13. I don't mind ecookbooks. On the rare occasion I find myself cooking from a cookbook, I generally copy the recipe onto a piece of paper to take into the kitchen -- I can do the same from an ebook. The one thing I LOVE about ecookbooks is the search function. If I'm looking for a specific recipe. it's much quicker (for me) than finding it in the index, assuming it's well indexed.
  14. Pam R

    Latkes - the Topic!

    I made a batch tonight - mostly for a family dinner tomorrow night, but I have to say the BEST latke isn't served with sour cream or apple sauce --- it's eaten right out of the frying pan (well, after blotting with paper towel) au naturel while the rest of them are sizzling in the frying pan. What kind of potatoes do you use?
  15. Bourekes - triangles (or rectangles) filled with any number of things. Popular fillings are potato and golden browned onion, mushroom and onion or leek, spinach, cheese, spinach & cheese, cheese and olives, etc. etc. Whatever you can think of.
  16. Somehow, more than a dozen lamb briskets / breasts found their way into our freezer. These all have the ribs (what we would call Denver ribs) attached to a good chunk of meat/fat. I've taken some notes from this topic, but was wondering if there were any more ideas for the meatier part of this cut. I've made ribs plenty of times, but I've never had them with the brisket attached.
  17. I struggle with this. I used to pick up interesting books at places like TJ Maxx at cut rate prices and then I'd feel bad about it knowing the author doesn't get their cut (and have seen one of my own books in the Canadian version of TJ Maxx which made me rethink things). Same thing at bookstores that sell books for 70% off the list price or more. When the books are being sold for so little, the author generally does not get much in royalties (I mean, they get even less than they would normally, which in most cases is just a small percentage of the sale price). I now try not to succumb to temptation. I do love real books - I love to buy books and curl up on the couch and read through them like novels and I still buy plenty. But, I am trying to get used to ebooks. One solution I've found is printing off a recipe from an ebook to take into the kitchen with me -- and it's actually a time saver because I'd often write out a recipe from a cookbook to take into the kitchen rather than taking the book. I use Kindle and using their cloud reader (https://read.amazon.com/) I just copy and paste a recipe into word to print it out. I don't think I'll ever stop buying real printed cookbooks, but I'm learning to work with the e-versions. And, as a writer, I highly encourage everybody buy books or e-books at full price.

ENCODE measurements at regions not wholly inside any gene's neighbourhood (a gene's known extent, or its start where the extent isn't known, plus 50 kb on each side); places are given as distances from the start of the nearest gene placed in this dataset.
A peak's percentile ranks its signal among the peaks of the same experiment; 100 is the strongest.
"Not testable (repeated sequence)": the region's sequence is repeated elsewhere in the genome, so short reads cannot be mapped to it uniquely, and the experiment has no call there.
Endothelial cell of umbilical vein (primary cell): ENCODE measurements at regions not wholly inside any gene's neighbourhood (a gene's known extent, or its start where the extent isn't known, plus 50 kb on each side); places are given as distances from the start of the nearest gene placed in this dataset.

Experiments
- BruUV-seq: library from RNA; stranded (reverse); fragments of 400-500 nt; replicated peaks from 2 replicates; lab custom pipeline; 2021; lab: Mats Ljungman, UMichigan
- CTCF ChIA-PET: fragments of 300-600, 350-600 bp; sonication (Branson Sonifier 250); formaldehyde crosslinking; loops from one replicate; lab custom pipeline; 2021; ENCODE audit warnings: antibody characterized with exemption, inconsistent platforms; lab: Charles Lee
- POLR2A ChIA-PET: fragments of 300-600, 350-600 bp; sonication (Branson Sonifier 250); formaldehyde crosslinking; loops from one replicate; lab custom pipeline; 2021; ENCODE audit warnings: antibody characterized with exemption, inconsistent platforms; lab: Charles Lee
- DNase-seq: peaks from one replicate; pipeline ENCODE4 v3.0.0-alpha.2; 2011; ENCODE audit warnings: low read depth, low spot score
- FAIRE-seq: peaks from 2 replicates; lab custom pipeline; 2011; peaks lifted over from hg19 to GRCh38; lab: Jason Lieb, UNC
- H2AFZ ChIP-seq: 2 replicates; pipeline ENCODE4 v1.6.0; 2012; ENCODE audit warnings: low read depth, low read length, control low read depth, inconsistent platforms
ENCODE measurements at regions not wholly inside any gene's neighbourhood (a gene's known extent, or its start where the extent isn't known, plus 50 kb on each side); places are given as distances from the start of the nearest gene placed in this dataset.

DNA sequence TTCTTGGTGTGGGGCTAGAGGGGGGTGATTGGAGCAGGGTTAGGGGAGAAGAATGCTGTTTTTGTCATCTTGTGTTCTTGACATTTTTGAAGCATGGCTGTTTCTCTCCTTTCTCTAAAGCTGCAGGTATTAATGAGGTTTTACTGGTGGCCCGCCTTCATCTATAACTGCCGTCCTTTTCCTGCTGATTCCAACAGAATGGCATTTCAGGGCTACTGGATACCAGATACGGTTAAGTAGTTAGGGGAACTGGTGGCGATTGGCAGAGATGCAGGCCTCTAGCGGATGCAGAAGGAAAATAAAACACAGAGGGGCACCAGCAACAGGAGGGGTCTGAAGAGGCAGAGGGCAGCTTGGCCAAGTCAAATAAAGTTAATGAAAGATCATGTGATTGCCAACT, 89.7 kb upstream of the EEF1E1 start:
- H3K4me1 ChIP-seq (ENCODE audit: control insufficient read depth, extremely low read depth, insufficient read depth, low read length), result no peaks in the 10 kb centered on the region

18. I love dill with carrots and potatoes. Simply boil some new potatoes and dress with butter/olive oil, salt and a lot of finely chopped dill. Do the same things with carrots or make a carrot/dill soup. Delicious. And as Jason mentioned above, I always add dill to my chicken soup.
  19. It's been a few years since I tried to bake macarons because my last attempts were such failures I refused to try it again. Then, about a month ago I decided to try it again, did a little reading and now love baking them. Last night I sent 20 dozen to an event we were catering (please excuse the quality of the image taken with my phone). One thing I can't do is pipe the batter. I find it's too loose for me to have good control over it. Instead I use a small ice-cream scoop to get them the same size and basic shape.
  20. As far as I know, the meat filled kreplach were usually served with soup. It was a great way for our peasant ancestors to stretch any leftover meat and make it into another meal. My father says that his mother would occasionally brown them in oil to be eaten on their own, but that was rare. Cheese filled, on the other hand, are often served boiled and then browned in butter. With lots of sour cream. At least around these parts. BTW, here's a link to a kreplach tutorial I did for eGCI a few years ago: Kreplach link
  21. Really enjoying your blog - thanks for taking the time to share with us. I've spent time in Israeli and Egypt but not Lebanon -- it's really interesting to see how many things are so similar, yet different. Language question: is zeit the general word for oil or is it specifically olive oil?
  22. You need one with a "power-plus" element (Frigidaire pro line) - I often make chicken stock with frozen bones/pieces, fill large pot with cold water and it's simmering in 15-20 minutes. I'm with Chris on this one - love my smooth-top. (Plus, er, there's no gas in my building.)
  23. I don't have a set recipe -- we never used one. Just boiled up some egg noodles in salted water, drain, add butter, cottage cheese, sour cream and salt to taste. Now, if you take that and add some eggs, pour it into a greased pan and bake it you have a lockshen kugel with crispy bits (always served with more sour cream and often served with frozen strawberries in syrup).
  24. What kind of dough do you use for those?
  25. Pam R

    Latkes - the Topic!

    BTW, I'm curious. Does everybody use matzo meal in their latkes? I never have - just use some flour.